This week, HP is promoting its role in helping more than 100 companies move their business applications from mainframes to a variety of server platforms. Joseph Heasley, CIO of Gates Corp., which makes belts, hoses, and automotive products, moved 42 legacy applications off mainframes to two PA-RISC-based HP Superdomes running an Oracle enterprise-resource-planning program and HP systems-management software.
Gates has 64 processors installed in each Superdome, which can be expanded to 256 processors. Currently, the company is running only 24 processors and will not pay for the additional capacity until it is needed. The company also can migrate to an Itanium-based system using the same racks, Heasley says.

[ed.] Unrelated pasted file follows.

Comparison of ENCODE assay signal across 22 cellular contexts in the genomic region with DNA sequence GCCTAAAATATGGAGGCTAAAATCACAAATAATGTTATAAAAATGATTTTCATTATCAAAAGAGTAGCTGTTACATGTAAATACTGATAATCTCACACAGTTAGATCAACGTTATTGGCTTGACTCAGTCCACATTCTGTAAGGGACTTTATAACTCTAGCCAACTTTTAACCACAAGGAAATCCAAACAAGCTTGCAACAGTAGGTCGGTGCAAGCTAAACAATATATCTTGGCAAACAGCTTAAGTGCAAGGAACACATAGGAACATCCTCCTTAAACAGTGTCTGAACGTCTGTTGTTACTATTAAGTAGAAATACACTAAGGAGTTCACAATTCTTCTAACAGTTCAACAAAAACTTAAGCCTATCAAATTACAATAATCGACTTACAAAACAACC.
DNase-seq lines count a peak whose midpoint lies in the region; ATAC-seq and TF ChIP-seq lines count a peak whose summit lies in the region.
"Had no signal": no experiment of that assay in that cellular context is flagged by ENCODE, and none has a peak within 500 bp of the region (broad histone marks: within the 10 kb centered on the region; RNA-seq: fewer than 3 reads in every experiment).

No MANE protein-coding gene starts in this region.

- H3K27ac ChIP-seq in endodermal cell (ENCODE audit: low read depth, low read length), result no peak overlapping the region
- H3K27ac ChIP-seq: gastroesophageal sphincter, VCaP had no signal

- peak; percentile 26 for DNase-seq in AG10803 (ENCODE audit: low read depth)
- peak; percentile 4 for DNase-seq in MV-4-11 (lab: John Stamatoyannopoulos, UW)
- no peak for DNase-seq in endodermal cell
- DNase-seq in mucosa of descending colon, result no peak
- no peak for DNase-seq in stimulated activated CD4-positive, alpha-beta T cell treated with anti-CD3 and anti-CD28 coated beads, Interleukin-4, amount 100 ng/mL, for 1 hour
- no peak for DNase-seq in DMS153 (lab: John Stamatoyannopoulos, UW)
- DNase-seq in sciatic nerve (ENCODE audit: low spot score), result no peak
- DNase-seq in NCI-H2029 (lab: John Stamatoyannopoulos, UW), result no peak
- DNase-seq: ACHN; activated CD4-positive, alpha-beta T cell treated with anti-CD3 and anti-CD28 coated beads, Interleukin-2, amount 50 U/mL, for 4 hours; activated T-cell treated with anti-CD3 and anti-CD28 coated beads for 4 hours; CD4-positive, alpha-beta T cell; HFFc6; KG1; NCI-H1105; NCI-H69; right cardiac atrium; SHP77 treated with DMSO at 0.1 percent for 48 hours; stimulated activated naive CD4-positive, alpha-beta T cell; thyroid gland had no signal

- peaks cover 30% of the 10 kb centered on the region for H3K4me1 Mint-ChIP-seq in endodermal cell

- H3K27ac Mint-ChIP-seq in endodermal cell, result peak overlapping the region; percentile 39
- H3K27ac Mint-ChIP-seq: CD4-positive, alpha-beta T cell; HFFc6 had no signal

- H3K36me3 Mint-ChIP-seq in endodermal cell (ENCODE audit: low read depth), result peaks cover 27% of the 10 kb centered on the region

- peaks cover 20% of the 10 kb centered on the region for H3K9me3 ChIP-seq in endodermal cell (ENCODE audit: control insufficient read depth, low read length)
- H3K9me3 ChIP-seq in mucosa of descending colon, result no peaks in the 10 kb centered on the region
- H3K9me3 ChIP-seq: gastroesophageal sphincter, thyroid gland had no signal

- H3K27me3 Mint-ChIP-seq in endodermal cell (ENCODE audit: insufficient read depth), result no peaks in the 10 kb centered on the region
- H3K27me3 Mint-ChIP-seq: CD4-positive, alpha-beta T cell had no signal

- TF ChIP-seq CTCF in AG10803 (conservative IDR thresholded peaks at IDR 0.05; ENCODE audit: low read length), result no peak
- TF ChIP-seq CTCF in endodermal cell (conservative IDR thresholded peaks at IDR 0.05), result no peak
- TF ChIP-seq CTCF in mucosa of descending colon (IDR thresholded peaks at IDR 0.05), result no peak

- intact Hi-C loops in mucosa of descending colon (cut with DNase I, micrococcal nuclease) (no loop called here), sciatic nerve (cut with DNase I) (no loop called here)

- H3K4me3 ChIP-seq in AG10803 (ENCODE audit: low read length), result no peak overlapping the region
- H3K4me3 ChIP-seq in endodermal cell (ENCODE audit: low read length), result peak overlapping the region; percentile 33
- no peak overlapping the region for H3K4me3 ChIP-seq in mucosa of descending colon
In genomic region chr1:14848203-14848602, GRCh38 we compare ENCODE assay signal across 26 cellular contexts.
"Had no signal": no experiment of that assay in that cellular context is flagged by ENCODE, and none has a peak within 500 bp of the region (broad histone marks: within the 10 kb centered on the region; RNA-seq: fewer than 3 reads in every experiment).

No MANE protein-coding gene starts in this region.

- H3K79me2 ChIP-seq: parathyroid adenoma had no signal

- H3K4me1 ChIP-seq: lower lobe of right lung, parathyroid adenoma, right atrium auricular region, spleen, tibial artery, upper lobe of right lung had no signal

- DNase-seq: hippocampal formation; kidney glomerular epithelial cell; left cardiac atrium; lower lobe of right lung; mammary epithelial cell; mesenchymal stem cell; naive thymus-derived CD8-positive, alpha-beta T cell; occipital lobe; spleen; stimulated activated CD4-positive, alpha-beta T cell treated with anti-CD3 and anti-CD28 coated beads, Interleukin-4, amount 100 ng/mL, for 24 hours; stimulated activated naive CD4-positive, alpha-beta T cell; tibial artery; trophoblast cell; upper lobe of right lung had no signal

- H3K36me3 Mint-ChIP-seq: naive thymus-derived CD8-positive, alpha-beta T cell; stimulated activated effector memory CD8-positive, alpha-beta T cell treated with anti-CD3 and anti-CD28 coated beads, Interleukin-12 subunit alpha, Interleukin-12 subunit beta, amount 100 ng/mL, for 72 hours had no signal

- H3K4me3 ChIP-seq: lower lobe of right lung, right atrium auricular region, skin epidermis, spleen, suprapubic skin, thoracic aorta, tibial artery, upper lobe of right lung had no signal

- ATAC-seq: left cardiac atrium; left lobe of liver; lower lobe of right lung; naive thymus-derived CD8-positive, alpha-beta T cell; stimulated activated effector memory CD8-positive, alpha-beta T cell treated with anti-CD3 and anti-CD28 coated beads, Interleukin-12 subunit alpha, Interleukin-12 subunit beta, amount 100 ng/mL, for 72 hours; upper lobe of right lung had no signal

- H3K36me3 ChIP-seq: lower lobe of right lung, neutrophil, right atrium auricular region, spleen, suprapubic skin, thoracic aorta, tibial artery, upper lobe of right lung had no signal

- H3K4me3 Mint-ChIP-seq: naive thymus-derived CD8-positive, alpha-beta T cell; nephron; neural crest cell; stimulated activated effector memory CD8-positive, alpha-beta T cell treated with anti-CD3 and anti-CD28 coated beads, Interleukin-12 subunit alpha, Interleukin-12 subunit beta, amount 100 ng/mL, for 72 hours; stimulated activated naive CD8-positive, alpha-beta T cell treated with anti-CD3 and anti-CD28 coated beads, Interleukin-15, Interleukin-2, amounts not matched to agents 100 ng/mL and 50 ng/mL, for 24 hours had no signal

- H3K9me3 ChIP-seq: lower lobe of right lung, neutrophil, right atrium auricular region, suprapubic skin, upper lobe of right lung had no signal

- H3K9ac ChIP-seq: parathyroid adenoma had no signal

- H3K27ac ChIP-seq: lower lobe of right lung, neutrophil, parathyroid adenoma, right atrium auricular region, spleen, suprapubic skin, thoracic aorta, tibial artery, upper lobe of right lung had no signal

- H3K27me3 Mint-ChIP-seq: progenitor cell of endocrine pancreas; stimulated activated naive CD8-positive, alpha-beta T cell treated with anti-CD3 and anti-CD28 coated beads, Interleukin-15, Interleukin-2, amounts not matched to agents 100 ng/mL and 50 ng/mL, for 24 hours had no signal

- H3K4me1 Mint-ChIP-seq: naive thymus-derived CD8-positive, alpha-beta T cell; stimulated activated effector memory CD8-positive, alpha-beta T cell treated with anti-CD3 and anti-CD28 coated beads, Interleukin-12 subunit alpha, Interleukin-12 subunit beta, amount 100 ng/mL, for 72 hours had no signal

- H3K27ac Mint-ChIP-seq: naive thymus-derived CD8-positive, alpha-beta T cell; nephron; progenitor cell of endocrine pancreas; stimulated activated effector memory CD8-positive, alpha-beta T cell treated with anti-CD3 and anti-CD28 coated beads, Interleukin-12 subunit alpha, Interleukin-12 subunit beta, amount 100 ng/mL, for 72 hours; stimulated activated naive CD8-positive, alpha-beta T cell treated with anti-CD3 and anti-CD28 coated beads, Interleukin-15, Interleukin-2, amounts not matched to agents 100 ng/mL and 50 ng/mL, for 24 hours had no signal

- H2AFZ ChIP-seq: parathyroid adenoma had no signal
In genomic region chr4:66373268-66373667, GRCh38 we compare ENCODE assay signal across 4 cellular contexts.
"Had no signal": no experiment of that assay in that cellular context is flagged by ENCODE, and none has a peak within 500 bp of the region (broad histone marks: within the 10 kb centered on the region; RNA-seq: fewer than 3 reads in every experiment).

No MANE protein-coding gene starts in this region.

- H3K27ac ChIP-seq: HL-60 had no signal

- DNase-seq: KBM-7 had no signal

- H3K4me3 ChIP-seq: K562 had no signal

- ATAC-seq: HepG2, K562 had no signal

"The mainframe has served us well for many years. But with the velocity of change in IT systems today, we were having a hard time keeping up," Heasley says. "There always seems to be a void between business and IT, so we wiped the slate clean and are going forward now with what's really a business strategy."
HP last week laid out its strategy for connecting software more directly to business processes. Key new software products include OpenView Business Process Insight, which monitors the health of business processes and the impact of IT on those processes; OpenView Route Analytics, which monitors network behavior and identifies failures; and a Management Integration Platform, a program that integrates supply-chain data with customer- and business-management data.